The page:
> >>
> >> For example, instead of having a single "bound" directory, having
> something
> >> like a "bco" directory for generic nonlinear bound-constrained
> optimization
> >> and a "bqp" directory for bound constrained quadratic programs.
> >>
> >> I'd do the same for "unconstrained" into "uco" and "uqp".
> >>
> >> General constraints then become more cumbersome with too many
> combinations.
> >> Could probably get by with generic "lp", "qp", and "nlp" though.
> >
> >  If you did this for the TAO user API then one could argue it should be
> done for TS also.  But I don't think it should be done for TS.
> >
> >   Two reasons for not having a separate API for linear and nonlinear
> problems is
> >
> > 1) I may want to use a "nonlinear" ODE integrator (that is an integrator
> that works for nonlinear problems also) on my linear problem and I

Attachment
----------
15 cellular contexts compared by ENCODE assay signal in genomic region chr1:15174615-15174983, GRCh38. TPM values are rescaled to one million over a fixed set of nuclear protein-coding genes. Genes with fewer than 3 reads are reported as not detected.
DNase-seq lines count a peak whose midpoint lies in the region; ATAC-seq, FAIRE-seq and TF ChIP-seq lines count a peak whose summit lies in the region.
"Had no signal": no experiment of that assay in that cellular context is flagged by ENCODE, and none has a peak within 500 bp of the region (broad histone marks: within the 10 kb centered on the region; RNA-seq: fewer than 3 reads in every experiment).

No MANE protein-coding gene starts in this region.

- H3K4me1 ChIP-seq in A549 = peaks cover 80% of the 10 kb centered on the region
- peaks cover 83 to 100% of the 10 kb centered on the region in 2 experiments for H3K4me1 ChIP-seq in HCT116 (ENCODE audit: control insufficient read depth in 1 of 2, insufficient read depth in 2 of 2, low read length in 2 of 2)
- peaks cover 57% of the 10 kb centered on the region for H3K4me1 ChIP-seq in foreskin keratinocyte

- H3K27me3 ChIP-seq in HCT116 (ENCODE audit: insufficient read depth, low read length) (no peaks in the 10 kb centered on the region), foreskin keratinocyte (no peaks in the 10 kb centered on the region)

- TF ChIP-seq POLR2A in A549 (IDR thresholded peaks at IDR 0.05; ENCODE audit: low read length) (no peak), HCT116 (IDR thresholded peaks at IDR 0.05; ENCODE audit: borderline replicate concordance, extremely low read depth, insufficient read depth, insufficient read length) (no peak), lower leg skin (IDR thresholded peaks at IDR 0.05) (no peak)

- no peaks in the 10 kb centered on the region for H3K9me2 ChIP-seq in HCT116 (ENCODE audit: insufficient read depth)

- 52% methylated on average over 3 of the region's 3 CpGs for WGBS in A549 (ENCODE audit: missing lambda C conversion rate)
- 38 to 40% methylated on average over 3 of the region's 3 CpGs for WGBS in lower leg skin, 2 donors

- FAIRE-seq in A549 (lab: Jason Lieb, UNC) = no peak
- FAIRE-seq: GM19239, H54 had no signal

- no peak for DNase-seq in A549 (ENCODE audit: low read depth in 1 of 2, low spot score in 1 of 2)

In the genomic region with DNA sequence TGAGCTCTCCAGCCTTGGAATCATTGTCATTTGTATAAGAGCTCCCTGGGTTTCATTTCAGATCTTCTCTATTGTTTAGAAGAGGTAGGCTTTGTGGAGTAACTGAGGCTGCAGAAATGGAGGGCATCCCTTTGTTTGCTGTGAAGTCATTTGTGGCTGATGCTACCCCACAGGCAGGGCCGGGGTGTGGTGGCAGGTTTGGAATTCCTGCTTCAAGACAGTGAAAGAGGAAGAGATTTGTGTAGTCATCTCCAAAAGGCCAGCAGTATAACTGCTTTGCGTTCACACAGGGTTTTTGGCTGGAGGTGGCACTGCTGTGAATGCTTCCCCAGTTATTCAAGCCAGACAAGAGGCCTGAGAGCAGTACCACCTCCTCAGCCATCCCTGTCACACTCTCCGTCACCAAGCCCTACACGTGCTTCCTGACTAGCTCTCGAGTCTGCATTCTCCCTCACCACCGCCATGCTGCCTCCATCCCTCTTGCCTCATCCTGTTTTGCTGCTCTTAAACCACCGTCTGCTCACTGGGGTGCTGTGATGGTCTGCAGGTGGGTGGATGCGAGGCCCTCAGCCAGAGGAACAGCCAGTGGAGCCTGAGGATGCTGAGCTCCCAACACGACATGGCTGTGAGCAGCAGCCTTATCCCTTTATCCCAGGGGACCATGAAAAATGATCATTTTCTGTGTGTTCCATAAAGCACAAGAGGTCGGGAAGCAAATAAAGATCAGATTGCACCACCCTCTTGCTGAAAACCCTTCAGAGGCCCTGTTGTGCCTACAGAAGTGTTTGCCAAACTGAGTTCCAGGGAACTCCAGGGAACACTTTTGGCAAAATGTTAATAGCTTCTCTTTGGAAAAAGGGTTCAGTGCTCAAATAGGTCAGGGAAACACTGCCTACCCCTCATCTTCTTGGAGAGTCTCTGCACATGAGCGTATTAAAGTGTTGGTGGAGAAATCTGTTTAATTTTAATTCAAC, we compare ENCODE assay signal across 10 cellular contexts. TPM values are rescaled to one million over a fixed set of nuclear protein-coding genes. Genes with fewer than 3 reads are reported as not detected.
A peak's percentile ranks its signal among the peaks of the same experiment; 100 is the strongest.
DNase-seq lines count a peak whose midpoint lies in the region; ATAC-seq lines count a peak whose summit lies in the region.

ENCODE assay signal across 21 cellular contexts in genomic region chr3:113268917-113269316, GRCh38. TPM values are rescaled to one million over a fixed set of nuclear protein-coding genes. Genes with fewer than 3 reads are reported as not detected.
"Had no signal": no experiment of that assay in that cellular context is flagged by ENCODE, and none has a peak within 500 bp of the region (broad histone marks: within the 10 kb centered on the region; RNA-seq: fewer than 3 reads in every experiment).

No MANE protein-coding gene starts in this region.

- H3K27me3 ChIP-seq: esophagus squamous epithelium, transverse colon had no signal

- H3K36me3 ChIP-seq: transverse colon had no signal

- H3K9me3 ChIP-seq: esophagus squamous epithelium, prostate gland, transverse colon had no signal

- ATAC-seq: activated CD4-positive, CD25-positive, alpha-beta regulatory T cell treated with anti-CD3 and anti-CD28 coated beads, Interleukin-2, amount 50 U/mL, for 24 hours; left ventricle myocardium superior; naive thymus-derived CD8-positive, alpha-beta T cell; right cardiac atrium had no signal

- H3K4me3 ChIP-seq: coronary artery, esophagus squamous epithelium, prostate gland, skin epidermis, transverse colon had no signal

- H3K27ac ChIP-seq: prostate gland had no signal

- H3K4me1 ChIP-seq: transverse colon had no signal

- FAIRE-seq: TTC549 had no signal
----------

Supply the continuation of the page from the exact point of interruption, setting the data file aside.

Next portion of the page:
> shouldn't need to have ifs if my code to switch to use it.  That is I don't
> want ugly code like
> >
> >   if (using nonlinear integrator) {
> >      TSSetIJacobian(..)
> >   } else {
> >       TSSetConstantMatrix(...)
> >   }
> >   Now I could also have my "nonlinear integrators" support the
> TSSetConstantMatrix() API but that leads to more complex implementations
> that are more work to maintain. Why not just have something like
> >      TSSetIJacobian(ts, J,TSConstantJacobianFunction()) when you are
> doing a linear ODE?
> >
> > 2) I may spend 3 months writing my linear ODE problem using the linear
> interface and then realize I have to add a nonlinear term, now I have to
> change my app use the nonlinear interface of TS. This is why Matt argues we
> should just publicly support the SNES api even for linear problems.
> >